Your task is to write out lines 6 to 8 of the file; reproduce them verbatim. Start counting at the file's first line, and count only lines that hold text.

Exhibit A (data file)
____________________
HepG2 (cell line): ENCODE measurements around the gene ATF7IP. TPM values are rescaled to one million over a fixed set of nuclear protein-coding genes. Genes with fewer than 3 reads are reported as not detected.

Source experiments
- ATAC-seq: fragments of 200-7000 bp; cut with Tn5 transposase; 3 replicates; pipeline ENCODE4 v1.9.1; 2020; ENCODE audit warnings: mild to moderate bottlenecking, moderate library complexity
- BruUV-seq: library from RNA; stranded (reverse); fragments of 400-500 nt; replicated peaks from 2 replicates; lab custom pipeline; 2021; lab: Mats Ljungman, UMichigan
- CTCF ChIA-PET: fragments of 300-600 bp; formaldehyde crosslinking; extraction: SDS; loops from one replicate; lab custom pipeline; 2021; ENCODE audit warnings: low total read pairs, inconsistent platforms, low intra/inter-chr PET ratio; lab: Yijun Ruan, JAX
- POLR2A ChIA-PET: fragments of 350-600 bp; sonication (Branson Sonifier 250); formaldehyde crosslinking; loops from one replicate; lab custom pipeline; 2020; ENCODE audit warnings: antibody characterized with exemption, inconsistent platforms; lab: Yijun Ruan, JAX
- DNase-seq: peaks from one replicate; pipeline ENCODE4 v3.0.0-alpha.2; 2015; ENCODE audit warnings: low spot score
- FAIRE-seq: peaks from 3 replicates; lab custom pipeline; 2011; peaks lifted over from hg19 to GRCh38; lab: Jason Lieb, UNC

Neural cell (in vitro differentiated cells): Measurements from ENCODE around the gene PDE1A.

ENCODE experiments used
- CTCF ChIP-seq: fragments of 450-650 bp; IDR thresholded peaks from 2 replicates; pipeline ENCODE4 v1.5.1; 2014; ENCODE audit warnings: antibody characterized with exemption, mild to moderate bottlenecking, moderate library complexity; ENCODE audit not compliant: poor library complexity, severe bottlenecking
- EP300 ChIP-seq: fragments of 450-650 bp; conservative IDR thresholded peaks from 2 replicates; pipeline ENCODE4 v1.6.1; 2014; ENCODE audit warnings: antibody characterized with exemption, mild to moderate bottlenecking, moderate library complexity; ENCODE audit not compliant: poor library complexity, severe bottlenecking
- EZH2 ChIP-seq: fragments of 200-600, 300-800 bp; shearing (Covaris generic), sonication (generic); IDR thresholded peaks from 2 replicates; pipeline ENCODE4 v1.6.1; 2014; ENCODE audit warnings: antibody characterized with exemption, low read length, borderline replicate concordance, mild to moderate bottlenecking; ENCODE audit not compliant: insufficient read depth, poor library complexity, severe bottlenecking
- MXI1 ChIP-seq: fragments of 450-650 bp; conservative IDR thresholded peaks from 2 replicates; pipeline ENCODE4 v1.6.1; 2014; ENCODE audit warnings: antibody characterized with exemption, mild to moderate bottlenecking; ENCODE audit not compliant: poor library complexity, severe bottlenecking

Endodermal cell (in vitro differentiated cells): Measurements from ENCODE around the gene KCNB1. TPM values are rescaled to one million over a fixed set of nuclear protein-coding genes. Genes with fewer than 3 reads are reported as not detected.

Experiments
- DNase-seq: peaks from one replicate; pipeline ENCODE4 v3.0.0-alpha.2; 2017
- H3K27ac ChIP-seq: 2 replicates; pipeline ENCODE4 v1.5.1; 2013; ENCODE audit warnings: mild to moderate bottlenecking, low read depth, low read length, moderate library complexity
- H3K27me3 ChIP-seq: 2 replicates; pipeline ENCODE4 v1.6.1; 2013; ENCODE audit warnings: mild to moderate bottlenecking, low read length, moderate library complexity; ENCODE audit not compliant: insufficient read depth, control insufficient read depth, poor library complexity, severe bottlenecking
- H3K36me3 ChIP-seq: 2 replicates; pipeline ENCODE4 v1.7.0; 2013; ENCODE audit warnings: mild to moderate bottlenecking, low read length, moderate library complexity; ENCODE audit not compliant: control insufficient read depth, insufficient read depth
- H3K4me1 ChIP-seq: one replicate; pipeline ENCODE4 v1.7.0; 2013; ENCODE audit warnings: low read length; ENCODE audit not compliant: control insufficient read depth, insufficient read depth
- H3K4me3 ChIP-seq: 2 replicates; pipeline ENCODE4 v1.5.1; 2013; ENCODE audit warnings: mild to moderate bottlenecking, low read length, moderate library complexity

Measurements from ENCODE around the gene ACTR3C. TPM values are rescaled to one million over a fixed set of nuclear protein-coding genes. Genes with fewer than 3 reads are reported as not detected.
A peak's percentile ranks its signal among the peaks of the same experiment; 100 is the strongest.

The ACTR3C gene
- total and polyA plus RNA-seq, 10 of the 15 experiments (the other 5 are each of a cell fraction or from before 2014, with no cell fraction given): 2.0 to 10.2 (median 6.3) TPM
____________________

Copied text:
- POLR2A ChIA-PET: fragments of 350-600 bp; sonication (Branson Sonifier 250); formaldehyde crosslinking; loops from one replicate; lab custom pipeline; 2020; ENCODE audit warnings: antibody characterized with exemption, inconsistent platforms; lab: Yijun Ruan, JAX
- DNase-seq: peaks from one replicate; pipeline ENCODE4 v3.0.0-alpha.2; 2015; ENCODE audit warnings: low spot score
- FAIRE-seq: peaks from 3 replicates; lab custom pipeline; 2011; peaks lifted over from hg19 to GRCh38; lab: Jason Lieb, UNC